Optimising your garden's spring awakening

Optimising your garden's spring awakening

The winter isn't over yet, far from it, but a few encouraging signs show us that the garden isn't completely dormant. Even if some big freezes may still lie ahead, a quick tour of the garden during the thawing periods comfort us with the idea that springtime is coming closer.

For those who had the good idea of planting spring-flowering bulbs last autumn, it's time for their early "rewards". The first tips of snowdrops, crocuses and winter aconites are already poking through and the young shoots of daffodils and grape hyacinths have broken the soil. The hellebores are beginning to flower, as are the first perennials such as bergenias and vincas. So don't forget to get out your gardening journal and make a note of what worked out and what you'll need to do next autumn to improve your end-of-winter display. Don't forget to water your pot-planted bulbs, particularly after a cold spell, which always dries them out. The same applies to potted shrubs. These often suffer to a greater extent from dryness following heavy frosts and can also become damaged from too much water if you don't take care to empty the saucers under the pots. You have to adapt to the climatic excesses!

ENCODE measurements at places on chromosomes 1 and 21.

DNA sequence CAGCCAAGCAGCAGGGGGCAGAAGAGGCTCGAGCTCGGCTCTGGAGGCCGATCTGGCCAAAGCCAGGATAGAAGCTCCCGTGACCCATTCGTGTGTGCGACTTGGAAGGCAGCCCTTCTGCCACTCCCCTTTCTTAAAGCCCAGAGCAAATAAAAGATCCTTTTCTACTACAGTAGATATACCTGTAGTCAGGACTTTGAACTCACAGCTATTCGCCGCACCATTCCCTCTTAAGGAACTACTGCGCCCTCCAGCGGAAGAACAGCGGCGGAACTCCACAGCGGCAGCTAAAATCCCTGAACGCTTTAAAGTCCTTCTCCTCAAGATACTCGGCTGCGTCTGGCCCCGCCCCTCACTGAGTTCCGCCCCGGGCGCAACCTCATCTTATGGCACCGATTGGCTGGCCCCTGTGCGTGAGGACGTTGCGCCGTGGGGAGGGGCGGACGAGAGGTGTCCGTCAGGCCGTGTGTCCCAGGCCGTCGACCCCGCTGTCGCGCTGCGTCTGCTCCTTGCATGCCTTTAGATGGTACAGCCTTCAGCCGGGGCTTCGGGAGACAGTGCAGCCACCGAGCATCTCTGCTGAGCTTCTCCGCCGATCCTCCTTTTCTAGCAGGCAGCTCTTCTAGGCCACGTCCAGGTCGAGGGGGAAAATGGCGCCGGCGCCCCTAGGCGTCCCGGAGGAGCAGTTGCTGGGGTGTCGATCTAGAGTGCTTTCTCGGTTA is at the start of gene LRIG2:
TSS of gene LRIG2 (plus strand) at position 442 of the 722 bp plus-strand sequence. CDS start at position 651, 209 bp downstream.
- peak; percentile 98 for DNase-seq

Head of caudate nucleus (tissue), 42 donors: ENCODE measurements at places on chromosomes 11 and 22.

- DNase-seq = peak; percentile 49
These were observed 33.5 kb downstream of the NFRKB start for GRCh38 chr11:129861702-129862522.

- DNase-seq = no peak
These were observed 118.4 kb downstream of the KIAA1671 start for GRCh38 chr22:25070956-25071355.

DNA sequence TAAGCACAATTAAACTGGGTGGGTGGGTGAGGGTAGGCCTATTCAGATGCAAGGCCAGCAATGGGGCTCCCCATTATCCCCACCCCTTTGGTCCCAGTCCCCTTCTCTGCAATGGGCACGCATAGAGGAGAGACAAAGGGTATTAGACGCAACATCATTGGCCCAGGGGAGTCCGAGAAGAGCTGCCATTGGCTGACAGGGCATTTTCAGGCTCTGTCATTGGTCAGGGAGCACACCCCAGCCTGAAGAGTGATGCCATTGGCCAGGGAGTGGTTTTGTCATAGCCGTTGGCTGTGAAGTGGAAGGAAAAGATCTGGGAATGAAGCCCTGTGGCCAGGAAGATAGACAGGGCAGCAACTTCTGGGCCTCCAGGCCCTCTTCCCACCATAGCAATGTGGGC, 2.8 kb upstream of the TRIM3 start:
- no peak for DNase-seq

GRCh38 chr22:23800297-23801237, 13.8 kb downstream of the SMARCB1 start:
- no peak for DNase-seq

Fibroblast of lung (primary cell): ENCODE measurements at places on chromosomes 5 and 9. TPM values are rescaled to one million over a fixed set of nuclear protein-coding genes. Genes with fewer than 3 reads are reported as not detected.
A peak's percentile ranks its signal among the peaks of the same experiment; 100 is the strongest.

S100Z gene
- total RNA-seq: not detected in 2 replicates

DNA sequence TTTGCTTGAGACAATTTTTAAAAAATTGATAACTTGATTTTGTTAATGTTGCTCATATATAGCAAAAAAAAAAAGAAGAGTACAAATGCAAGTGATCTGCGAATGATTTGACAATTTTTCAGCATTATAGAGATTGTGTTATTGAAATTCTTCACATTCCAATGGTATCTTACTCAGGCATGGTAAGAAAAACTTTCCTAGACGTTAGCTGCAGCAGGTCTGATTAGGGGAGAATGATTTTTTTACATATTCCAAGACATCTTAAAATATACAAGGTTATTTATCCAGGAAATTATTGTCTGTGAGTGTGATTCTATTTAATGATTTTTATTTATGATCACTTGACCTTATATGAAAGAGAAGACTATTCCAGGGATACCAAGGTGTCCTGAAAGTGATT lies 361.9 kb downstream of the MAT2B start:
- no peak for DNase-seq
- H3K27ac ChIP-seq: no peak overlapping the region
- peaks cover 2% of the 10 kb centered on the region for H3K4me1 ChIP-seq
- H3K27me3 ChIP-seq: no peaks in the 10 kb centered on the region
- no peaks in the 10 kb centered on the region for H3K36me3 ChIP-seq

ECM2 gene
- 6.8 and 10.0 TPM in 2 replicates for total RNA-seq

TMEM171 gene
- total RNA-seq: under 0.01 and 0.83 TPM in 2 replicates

Outside the periods of frost or heavy rainfall, you can get on with pruning trees, shrubs, roses and fruit trees. Now is the time for a good clear-out to get rid of the dead wood and scrawny branches, as well as a trim to ensure a harmonious appearance of the plants and good distribution of the sap flow, which will result in beautiful flowers and optimal fruit yield later on. Always cut the twigs at an angle so that rainwater drains away from the closest bud; this will reduce the risk of rotting.

February and beginning of March is also the time to work the soil – provided it isn't waterlogged or frozen. You can enrich it by spreading out a layer of compost or decomposed manure, which you can incorporate in March. Take the opportunity to redefine the borders of the beds using a well-sharpened spade or a half-moon edging tool. However, don't dig the beds if you haven't identified your perennials by means of labels: you could easily destroy still invisible stems that are waiting to awaken in a few weeks' time.

And if the weather really isn't conducive to gardening, you can resort to the pleasure of leafing through catalogues, jotting down your new orders... and dreaming of your coming flower beds. Set aside an area for a kitchen garden and plant at least a few herbs (sage, thyme, chives, mint, fennel, etc.), taking into account their growing requirements to avoid mixing those which like their roots to be kept cool, such as mint, with those that can grow in poor and dry soil, such as thyme. Planting the vegetables (carrots, tomatoes, onions, etc.) will come later, once the soil has warmed up sufficiently. So, February is a transitional month which is ideal for making preparations for the spring, but that doesn't rule out some very useful work if the weather is favourable.

 

Caroline Géneau